The helicopter that crashed in the Gulf of Mexico Jan. 2 with three people aboard approximately a mile offshore of Anna Maria is readied for transport Jan. 4 at Coquina Beach by Sea Tow Bradenton and Ben’s Crane Service of Bradenton. Islander Photo: Kathy Prucnell

The federal government shutdown is reverberating on Anna Maria Island.

Answers to why Sarasota pilot Stanley Lee crashed Jan. 2 in the Gulf of Mexico about a mile from the Anna Maria shore — sending Lee and photographer Tom McKnight to Blake Medical Center in Bradenton — appear to be delayed due to the shutdown.

As of Jan. 4, Lee was reported in serious condition, improved from a critical status.

McKnight, who spoke to The Islander Jan. 6, was treated and released, said he’s feeling very sore but thankful.

McKnight was shooting video and stills of a boat for a manufacturer’s promotion, when water rushed into the helicopter.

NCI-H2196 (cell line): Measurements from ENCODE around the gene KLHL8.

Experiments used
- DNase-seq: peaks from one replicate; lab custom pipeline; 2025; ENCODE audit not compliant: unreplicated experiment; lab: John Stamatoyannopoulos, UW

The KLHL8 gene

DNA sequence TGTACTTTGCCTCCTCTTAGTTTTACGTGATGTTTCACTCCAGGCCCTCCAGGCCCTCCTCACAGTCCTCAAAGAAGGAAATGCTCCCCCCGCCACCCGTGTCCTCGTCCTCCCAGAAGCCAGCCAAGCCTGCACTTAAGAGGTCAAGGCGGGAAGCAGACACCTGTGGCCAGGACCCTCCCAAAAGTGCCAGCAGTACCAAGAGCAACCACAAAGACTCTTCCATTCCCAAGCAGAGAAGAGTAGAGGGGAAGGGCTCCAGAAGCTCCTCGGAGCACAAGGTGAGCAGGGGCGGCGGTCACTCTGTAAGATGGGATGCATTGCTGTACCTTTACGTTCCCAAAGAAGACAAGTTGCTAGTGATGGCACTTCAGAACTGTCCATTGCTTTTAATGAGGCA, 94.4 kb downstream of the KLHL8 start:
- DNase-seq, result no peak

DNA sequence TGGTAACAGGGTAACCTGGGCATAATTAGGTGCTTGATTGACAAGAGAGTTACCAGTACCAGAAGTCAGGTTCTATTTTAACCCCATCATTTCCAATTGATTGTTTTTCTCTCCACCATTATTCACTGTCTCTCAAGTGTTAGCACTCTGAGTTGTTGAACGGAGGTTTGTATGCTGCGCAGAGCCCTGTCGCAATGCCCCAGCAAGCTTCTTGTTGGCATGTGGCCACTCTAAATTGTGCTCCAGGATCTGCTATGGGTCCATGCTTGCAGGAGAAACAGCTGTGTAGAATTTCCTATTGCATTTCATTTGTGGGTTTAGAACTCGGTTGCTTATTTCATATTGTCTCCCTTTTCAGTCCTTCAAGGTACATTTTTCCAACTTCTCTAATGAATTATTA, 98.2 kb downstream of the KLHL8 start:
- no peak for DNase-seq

“We were flying close to 50 minutes and had done multiple passes in the bay,” he said.

According to Robert Smith, director of Manatee County Public Safety, the helicopter was flying 10-15 feet above the water level before the crash.

“I really don’t know what happened. We were flying normal and then we were not,” McKnight said, adding he then submerged and realized he was hooked on something.

“Honestly, I thought that was it,” he added, saying he felt no panic.

Somehow he became unhooked, he said, came to the surface and saw the other men who had been in the helicopter also had surfaced.

Lee, McKnight and the third man in the chopper, Peter Bowden, boarded the boat they had been filming.

As a 911 dispatcher was directing the boaters, the U.S. Coast Guard from station Cortez met them with a 29-foot boat and crew.

The Coast Guard crew rendered first aid and escorted the boat to the Coquina Beach South Boat Ramp in Bradenton Beach. From there, a Manatee County EMS ambulance transported Lee and McKnight to